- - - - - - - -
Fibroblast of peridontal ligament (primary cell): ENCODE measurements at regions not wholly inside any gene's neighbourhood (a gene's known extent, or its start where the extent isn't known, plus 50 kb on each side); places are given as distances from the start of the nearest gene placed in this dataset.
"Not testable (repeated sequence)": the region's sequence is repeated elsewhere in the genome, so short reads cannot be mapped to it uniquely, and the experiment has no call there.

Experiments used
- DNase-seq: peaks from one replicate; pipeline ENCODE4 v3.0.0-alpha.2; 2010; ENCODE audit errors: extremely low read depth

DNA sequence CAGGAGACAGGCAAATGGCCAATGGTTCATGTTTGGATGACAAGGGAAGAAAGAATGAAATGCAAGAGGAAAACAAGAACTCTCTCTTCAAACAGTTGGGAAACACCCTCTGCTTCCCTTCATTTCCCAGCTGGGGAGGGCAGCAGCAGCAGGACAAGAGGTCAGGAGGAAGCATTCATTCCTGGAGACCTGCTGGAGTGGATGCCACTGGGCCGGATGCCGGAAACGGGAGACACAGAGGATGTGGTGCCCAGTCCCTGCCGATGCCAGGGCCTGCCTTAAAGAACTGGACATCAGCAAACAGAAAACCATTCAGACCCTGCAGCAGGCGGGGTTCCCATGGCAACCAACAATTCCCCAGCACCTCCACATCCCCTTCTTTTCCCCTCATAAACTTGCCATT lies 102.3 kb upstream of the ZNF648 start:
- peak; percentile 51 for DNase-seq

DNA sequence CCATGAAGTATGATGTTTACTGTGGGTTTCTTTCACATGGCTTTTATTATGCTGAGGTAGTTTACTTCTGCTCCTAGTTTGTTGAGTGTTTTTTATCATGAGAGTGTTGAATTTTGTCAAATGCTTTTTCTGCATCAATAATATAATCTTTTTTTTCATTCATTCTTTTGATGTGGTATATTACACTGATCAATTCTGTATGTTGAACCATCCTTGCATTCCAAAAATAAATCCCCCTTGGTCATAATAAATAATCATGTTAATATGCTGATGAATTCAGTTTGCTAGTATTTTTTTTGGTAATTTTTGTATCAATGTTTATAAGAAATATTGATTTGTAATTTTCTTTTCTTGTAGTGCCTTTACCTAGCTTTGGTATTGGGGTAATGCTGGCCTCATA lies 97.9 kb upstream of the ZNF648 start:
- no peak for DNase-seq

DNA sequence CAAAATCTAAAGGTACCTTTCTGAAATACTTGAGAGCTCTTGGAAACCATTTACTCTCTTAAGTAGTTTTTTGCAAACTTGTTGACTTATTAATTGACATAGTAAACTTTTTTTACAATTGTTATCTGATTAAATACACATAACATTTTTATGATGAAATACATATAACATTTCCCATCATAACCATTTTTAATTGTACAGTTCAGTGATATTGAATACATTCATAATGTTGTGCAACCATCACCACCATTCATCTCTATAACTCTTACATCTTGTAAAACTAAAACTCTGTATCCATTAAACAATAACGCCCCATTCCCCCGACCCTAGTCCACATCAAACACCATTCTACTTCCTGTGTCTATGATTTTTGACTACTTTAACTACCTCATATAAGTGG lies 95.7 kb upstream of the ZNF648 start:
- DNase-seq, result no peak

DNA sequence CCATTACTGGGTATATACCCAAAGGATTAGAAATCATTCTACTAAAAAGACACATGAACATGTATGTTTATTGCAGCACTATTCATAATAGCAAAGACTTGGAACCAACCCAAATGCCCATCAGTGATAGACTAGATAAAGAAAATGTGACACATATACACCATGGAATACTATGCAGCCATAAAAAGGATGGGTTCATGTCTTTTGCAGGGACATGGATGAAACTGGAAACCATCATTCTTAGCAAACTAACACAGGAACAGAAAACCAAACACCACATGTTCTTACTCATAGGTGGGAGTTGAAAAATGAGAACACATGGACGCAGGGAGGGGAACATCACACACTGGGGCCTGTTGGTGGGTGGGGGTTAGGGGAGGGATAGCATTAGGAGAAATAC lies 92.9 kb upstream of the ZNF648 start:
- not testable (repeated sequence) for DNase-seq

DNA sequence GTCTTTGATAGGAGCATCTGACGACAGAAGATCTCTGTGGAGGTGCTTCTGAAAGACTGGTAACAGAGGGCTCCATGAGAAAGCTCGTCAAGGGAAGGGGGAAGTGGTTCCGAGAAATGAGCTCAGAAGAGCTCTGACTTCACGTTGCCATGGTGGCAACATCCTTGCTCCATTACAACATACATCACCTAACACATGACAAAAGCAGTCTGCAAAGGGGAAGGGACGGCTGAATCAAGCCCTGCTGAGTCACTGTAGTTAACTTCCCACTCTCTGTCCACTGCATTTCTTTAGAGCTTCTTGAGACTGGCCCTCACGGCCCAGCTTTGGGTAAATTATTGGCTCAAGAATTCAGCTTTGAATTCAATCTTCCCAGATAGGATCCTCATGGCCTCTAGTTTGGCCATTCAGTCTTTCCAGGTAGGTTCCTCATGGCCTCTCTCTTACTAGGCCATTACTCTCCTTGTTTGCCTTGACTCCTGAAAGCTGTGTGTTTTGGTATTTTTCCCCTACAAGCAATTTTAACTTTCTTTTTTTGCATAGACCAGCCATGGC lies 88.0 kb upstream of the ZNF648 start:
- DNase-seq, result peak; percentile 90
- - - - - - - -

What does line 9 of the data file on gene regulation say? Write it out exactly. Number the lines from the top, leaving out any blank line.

DNA sequence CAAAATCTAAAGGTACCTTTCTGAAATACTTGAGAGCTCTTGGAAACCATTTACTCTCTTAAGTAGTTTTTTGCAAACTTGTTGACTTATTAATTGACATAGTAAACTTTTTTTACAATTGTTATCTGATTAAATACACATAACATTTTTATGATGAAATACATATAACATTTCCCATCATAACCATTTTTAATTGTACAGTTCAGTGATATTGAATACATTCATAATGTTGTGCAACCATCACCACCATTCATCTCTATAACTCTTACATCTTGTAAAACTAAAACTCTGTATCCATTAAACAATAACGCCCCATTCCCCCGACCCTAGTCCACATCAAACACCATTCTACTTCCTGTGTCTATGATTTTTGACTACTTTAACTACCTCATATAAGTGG lies 95.7 kb upstream of the ZNF648 start: